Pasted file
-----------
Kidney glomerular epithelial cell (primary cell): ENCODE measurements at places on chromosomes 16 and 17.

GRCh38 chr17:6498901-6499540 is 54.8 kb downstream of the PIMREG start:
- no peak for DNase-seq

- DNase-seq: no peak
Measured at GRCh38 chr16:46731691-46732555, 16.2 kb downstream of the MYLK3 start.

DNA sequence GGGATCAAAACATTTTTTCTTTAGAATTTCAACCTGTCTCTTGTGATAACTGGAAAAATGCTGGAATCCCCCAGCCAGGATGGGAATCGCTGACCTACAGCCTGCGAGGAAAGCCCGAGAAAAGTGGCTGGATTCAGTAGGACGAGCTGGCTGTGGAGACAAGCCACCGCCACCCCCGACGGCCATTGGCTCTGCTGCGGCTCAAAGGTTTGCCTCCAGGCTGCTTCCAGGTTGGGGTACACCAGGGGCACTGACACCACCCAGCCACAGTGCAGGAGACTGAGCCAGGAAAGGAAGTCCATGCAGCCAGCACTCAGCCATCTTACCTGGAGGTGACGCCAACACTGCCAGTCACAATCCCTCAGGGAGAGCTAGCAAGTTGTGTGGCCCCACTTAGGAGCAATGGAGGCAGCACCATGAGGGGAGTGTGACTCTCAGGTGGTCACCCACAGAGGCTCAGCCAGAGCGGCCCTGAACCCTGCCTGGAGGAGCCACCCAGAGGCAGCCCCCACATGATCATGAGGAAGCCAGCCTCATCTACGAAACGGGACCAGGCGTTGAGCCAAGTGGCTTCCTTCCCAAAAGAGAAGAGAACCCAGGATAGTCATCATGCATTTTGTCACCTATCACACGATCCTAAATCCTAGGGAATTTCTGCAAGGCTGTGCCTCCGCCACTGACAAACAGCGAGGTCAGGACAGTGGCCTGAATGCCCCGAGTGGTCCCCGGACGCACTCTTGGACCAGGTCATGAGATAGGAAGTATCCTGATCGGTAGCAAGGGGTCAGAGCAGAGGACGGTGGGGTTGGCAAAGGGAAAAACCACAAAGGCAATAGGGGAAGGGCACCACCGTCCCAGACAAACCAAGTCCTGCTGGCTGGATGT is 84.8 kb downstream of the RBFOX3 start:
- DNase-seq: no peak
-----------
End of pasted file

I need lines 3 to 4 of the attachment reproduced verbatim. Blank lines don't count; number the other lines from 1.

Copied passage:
- no peak for DNase-seq

- DNase-seq: no peak